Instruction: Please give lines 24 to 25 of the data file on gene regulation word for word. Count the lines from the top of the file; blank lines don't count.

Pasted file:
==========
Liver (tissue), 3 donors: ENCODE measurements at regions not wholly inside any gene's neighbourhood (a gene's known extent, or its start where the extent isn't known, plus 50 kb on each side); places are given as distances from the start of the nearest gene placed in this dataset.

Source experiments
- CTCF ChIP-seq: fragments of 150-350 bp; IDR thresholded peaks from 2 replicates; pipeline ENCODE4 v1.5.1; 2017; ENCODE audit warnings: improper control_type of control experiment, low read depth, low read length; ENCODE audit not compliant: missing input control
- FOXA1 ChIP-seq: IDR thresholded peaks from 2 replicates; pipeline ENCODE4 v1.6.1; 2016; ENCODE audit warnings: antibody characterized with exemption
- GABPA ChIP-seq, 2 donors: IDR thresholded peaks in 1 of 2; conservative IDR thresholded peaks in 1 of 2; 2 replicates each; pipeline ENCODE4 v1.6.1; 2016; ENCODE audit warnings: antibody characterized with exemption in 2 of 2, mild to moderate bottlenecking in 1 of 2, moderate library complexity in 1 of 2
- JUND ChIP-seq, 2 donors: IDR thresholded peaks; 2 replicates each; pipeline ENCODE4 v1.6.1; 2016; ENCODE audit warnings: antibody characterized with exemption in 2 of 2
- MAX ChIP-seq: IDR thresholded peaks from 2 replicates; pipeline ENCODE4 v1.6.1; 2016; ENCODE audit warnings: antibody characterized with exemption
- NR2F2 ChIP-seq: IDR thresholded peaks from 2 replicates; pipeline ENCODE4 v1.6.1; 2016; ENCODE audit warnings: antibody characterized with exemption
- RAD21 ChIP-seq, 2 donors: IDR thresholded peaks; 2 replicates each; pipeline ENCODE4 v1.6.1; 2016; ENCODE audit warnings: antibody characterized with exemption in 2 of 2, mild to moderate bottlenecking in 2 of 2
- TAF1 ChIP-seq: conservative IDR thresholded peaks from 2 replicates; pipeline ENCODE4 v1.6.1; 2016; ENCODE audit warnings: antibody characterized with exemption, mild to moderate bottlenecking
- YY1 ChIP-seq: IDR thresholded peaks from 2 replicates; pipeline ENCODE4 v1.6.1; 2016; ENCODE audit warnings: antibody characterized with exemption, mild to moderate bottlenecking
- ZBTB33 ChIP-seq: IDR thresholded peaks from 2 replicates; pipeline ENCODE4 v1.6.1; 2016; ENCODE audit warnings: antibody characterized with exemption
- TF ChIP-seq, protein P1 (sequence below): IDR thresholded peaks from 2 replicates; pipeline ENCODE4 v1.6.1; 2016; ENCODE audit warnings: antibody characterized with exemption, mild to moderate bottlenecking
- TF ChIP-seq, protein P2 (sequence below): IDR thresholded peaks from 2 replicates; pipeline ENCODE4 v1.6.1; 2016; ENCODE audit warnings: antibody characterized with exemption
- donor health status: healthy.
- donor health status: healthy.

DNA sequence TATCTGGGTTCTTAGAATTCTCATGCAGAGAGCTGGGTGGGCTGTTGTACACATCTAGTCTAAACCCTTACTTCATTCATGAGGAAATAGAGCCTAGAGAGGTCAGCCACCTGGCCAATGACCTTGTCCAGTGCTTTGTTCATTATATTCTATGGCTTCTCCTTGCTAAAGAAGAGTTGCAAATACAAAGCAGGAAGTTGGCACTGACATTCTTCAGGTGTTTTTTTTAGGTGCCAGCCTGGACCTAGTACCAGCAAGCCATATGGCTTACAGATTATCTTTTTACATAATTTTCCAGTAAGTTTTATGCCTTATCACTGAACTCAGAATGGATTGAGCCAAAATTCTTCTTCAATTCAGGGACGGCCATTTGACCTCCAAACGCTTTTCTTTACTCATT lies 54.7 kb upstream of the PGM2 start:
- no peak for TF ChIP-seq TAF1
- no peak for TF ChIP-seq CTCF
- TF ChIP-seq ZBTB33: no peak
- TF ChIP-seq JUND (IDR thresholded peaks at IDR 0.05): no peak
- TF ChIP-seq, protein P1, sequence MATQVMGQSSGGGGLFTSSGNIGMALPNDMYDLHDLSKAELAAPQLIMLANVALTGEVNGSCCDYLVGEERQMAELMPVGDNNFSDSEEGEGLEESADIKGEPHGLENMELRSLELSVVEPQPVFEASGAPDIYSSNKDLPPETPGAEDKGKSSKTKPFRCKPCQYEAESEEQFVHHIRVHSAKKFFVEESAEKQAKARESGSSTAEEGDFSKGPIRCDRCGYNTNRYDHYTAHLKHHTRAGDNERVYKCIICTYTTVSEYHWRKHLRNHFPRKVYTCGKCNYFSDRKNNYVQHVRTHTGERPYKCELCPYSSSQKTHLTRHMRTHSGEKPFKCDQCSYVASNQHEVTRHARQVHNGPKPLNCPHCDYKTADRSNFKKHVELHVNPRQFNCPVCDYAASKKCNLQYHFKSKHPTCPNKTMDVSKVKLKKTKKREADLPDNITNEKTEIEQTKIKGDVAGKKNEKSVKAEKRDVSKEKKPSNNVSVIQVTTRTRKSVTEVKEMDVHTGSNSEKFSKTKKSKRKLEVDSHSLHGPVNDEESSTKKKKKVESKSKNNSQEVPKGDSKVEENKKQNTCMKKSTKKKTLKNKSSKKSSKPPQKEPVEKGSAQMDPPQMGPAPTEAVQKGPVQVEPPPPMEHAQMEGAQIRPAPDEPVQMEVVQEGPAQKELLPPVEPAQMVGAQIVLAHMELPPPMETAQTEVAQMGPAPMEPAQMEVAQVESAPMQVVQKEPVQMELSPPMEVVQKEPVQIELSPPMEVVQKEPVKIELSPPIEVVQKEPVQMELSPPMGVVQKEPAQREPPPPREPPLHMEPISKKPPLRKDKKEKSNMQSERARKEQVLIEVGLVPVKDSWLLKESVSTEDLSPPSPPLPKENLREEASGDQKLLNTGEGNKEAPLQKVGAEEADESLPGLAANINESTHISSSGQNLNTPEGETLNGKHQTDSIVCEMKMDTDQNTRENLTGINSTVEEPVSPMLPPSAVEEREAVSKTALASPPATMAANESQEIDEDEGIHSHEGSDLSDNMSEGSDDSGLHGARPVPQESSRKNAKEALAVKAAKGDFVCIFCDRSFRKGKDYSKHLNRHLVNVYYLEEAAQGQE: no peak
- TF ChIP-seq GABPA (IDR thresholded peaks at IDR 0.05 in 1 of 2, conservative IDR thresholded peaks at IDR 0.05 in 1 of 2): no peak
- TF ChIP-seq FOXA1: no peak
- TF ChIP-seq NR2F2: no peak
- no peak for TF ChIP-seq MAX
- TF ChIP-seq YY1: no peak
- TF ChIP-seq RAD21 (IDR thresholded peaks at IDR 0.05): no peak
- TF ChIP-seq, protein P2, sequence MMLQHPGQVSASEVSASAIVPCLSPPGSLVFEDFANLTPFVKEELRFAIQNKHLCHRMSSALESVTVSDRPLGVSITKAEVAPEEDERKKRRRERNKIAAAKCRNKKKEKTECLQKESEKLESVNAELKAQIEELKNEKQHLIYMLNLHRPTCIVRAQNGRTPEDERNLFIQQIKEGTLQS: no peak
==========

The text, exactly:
- TF ChIP-seq FOXA1: no peak
- TF ChIP-seq NR2F2: no peak